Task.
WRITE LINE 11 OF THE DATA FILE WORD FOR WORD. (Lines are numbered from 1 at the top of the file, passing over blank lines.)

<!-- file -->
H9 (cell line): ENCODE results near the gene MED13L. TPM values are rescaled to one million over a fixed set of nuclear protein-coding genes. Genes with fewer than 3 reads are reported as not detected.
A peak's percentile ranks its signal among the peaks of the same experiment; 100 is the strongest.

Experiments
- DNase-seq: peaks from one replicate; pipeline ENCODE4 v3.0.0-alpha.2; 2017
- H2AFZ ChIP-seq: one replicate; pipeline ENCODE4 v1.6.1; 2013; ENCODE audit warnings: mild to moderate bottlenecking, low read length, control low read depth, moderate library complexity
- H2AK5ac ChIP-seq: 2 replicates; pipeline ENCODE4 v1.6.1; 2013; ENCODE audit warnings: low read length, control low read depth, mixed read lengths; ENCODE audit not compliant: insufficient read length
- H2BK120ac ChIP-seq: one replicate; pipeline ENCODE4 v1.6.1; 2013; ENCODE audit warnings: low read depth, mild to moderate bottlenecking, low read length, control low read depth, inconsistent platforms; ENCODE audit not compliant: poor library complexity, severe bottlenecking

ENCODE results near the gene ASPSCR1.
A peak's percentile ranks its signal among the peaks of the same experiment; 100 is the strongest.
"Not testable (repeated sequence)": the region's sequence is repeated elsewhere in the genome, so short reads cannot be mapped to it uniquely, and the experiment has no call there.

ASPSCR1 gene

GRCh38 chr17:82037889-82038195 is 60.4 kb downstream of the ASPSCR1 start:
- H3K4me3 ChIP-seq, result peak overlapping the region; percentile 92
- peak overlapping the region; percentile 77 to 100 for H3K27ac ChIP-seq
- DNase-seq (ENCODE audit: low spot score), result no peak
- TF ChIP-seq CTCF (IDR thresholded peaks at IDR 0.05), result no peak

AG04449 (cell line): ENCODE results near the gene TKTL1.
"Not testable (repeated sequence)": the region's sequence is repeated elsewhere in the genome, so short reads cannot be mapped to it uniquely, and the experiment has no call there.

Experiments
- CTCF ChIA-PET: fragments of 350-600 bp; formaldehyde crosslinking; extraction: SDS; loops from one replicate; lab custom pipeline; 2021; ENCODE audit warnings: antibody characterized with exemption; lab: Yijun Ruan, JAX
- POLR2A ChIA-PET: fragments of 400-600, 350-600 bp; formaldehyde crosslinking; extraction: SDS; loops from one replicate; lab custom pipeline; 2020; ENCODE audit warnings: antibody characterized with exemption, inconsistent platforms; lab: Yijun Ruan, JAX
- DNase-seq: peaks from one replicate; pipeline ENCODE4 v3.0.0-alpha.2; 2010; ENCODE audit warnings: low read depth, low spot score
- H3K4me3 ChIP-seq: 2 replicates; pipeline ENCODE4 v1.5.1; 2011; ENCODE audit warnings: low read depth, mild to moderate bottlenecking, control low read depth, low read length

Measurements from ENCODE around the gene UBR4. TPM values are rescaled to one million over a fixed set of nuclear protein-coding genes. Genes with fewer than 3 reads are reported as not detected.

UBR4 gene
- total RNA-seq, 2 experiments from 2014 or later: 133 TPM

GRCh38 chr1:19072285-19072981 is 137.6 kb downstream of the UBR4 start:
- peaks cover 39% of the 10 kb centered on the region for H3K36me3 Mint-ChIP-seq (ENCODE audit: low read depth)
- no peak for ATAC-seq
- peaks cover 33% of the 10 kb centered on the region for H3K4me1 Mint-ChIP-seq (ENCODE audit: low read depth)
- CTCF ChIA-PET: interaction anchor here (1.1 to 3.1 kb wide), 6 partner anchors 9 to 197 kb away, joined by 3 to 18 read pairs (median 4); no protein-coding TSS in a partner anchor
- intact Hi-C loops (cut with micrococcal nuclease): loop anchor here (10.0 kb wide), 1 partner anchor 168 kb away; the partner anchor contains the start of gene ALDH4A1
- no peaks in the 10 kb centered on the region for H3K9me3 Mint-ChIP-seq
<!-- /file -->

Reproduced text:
ASPSCR1 gene